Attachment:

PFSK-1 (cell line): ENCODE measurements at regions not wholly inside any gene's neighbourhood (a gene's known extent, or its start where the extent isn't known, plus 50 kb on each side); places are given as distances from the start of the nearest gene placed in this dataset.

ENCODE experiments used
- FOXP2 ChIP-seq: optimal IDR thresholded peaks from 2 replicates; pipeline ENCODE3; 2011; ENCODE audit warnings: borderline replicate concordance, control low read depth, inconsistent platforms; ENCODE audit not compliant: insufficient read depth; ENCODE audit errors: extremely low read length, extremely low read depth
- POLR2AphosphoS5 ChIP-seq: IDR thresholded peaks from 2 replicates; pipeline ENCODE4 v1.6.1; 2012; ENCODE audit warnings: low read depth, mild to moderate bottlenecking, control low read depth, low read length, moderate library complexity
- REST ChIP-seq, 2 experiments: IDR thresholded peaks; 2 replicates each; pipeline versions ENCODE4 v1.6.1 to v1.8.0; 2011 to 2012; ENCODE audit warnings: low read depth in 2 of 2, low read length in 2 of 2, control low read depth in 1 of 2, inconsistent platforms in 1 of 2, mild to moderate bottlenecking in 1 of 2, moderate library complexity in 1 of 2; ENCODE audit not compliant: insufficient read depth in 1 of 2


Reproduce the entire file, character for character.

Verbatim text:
PFSK-1 (cell line): ENCODE measurements at regions not wholly inside any gene's neighbourhood (a gene's known extent, or its start where the extent isn't known, plus 50 kb on each side); places are given as distances from the start of the nearest gene placed in this dataset.

ENCODE experiments used
- FOXP2 ChIP-seq: optimal IDR thresholded peaks from 2 replicates; pipeline ENCODE3; 2011; ENCODE audit warnings: borderline replicate concordance, control low read depth, inconsistent platforms; ENCODE audit not compliant: insufficient read depth; ENCODE audit errors: extremely low read length, extremely low read depth
- POLR2AphosphoS5 ChIP-seq: IDR thresholded peaks from 2 replicates; pipeline ENCODE4 v1.6.1; 2012; ENCODE audit warnings: low read depth, mild to moderate bottlenecking, control low read depth, low read length, moderate library complexity
- REST ChIP-seq, 2 experiments: IDR thresholded peaks; 2 replicates each; pipeline versions ENCODE4 v1.6.1 to v1.8.0; 2011 to 2012; ENCODE audit warnings: low read depth in 2 of 2, low read length in 2 of 2, control low read depth in 1 of 2, inconsistent platforms in 1 of 2, mild to moderate bottlenecking in 1 of 2, moderate library complexity in 1 of 2; ENCODE audit not compliant: insufficient read depth in 1 of 2